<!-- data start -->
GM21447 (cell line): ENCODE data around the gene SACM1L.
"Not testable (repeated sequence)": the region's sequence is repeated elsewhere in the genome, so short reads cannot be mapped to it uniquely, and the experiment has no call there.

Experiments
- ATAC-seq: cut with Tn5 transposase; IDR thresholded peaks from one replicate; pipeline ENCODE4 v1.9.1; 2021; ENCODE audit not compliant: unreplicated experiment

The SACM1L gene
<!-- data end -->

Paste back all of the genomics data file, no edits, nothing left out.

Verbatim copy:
GM21447 (cell line): ENCODE data around the gene SACM1L.
"Not testable (repeated sequence)": the region's sequence is repeated elsewhere in the genome, so short reads cannot be mapped to it uniquely, and the experiment has no call there.

Experiments
- ATAC-seq: cut with Tn5 transposase; IDR thresholded peaks from one replicate; pipeline ENCODE4 v1.9.1; 2021; ENCODE audit not compliant: unreplicated experiment

The SACM1L gene